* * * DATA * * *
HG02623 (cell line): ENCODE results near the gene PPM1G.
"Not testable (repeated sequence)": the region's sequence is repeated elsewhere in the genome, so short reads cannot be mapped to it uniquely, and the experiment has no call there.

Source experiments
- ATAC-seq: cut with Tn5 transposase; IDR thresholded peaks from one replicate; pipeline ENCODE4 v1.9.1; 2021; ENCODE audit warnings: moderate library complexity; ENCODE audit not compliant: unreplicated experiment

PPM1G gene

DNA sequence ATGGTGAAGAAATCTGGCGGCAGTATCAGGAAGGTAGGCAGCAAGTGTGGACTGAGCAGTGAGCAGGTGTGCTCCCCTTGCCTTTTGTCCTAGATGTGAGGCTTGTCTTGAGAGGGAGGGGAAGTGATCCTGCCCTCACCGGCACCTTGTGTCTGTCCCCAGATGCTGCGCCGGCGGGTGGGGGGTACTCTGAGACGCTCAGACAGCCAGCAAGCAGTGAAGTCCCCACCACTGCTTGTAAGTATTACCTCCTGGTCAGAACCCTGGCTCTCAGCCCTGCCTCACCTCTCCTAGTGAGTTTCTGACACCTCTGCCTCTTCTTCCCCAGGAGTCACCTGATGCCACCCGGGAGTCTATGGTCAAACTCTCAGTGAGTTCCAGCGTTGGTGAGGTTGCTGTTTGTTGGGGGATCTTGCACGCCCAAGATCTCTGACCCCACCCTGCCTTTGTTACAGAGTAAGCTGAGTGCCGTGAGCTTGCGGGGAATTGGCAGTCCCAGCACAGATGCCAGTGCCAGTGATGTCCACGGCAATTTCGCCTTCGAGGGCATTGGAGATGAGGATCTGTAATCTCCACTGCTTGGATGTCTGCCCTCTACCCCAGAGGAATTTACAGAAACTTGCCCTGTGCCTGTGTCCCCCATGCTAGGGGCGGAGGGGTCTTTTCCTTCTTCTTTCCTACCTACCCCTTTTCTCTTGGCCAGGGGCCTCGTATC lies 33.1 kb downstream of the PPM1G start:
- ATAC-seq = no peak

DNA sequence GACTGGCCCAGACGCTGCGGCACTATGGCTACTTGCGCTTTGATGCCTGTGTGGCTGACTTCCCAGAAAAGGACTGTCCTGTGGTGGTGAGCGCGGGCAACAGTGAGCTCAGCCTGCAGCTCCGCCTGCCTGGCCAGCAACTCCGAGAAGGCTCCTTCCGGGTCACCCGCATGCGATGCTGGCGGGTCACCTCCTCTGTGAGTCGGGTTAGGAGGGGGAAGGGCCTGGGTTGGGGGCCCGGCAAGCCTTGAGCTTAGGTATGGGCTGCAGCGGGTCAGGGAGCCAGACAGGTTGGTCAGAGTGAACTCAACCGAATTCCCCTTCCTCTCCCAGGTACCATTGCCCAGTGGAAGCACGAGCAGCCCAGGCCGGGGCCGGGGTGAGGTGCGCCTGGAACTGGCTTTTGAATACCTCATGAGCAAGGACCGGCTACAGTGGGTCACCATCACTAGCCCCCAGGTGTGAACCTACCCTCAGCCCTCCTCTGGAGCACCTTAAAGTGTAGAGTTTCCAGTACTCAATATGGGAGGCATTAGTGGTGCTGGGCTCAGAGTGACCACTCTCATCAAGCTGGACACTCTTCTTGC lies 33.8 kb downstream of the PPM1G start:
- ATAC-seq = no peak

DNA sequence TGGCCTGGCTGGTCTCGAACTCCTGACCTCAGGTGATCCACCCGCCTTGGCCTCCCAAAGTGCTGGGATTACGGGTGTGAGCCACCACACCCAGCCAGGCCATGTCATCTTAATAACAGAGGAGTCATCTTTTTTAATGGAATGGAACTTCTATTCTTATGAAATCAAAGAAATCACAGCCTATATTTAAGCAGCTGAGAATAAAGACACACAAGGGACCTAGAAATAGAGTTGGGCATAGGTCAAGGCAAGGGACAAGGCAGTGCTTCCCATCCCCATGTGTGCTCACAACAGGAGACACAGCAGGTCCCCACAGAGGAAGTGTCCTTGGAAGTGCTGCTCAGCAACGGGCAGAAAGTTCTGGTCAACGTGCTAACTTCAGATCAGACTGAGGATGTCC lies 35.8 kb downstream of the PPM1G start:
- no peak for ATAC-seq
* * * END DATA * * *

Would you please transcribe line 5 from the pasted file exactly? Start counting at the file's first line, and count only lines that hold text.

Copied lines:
PPM1G gene